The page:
As we loitered around the away stand saying our hellos to the familiar travelling faces, it became clear that we weren't in for a repeat of the famous 7200 away following of the aforementioned FA cup match of yore. I'd put today's attendance at closer to 800. Our seats were located near the front of the stand but most of the singing was taking place in the upper echelons so we opted to make our way up there. Just before this decision I'd taken a misplaced warm-up shot to the arse whilst turning round to shake someone's hand so I was quite keen to get away from all the laughter anyway. A mere thirteen minutes had passed before Rovers had stunned the home side as Liam Sercombe played Ellis Harrison into a one-on-one situation with the goalkeeper on the right wing. With the last defender in hot pursuit, Ellis calmly took the ball round the Fulham keeper and slotted the ball into the net with the side of his foot just before Tayo Edun finally caught up to him and put in a futile slide tackle. A wonderfully composed goal that'll do wonders for the confidence of occasionally-maligned Harrison.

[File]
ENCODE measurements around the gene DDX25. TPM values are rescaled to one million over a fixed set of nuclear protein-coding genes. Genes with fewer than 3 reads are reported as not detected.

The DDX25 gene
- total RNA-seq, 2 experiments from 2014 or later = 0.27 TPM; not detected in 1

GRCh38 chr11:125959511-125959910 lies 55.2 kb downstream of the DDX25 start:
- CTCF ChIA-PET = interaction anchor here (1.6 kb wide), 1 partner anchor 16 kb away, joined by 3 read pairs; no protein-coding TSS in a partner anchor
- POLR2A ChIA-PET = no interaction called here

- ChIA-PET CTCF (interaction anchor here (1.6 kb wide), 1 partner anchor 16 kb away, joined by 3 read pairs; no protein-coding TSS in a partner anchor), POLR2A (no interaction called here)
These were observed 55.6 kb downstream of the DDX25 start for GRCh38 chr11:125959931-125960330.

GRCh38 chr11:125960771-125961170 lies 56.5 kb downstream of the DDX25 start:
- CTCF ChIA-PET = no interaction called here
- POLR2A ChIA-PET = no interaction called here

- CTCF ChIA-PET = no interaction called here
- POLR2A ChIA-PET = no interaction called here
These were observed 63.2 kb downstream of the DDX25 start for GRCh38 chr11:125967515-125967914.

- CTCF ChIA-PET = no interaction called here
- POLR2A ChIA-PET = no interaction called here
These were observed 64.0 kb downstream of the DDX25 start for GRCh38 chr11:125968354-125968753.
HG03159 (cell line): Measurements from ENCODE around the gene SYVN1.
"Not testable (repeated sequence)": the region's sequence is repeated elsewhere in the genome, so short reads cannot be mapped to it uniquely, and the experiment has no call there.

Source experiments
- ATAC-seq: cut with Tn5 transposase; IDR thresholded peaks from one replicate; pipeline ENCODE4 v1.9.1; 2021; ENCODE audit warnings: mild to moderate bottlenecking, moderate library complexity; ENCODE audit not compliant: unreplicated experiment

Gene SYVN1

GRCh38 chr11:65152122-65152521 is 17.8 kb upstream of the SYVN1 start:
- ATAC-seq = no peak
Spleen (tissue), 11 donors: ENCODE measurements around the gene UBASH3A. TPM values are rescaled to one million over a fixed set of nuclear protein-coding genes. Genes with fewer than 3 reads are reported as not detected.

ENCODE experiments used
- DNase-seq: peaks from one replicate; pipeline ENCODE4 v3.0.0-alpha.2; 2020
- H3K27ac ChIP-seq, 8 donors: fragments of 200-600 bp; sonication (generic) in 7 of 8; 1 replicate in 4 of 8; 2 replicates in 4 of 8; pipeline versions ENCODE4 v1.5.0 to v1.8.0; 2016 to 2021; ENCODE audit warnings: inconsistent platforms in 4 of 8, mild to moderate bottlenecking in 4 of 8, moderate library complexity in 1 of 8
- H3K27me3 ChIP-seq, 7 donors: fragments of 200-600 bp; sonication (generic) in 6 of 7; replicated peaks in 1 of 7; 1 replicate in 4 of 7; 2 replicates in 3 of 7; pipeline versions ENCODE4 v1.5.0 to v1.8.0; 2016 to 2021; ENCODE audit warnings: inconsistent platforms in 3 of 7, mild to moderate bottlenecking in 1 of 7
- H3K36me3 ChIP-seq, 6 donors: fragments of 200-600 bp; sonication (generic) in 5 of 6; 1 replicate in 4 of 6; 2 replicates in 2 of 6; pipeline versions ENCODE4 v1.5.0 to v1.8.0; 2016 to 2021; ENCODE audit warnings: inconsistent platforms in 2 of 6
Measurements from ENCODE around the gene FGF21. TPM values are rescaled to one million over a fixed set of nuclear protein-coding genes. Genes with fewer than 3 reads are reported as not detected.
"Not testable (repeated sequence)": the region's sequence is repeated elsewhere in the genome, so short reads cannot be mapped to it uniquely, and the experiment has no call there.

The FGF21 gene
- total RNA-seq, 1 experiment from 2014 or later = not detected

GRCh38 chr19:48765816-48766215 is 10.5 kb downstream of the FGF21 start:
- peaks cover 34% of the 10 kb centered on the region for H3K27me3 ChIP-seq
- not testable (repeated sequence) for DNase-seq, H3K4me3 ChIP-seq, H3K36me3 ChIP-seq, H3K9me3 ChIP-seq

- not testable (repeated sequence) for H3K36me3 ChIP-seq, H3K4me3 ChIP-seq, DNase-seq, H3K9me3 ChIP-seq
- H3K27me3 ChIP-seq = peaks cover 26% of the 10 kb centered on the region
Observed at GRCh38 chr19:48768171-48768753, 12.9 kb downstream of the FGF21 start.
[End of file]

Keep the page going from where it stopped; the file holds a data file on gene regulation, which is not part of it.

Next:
Rovers narrowly had the best of a tight first half which could have resulted in us doubling our lead through Billy Bodin, who poked a defensive header from a Fulham player past his marker and ran onto the ball in a tempting center of goal position but shot well wide. Not to mention a Rovers free-kick in an attacking position that fell to Tom Lockyer just outside the 6-yard box. His angled effort was parried away by Bettinelli but only as far as Byron Moore who was denied a tap-in by some incredibly quick reactions from Ryan Sessegnon, who eventually wrestled the ball away and out of danger. We entered the second half hoping we wouldn't rue those missed chances as Fulham began to turn the screws and a tired looking Rovers sat back relied on punting the ball long whenever they took possession. In the end we were very lucky that all of these chances we were inviting were blasted over the bar by a Fulham side that looked pretty weak in front of goal all told. Fulham's closest effort was in the second minute of extra time as Aboubakar Kamara headed just wide of goal from a worrying Fulham break. After what felt like an eternity of nervous chin-holding the referee blew the whistle for full time and Rovers recorded another unexpected victory over Fulham. Just the tonic for a rather disappointing few months for us on and off the pitch.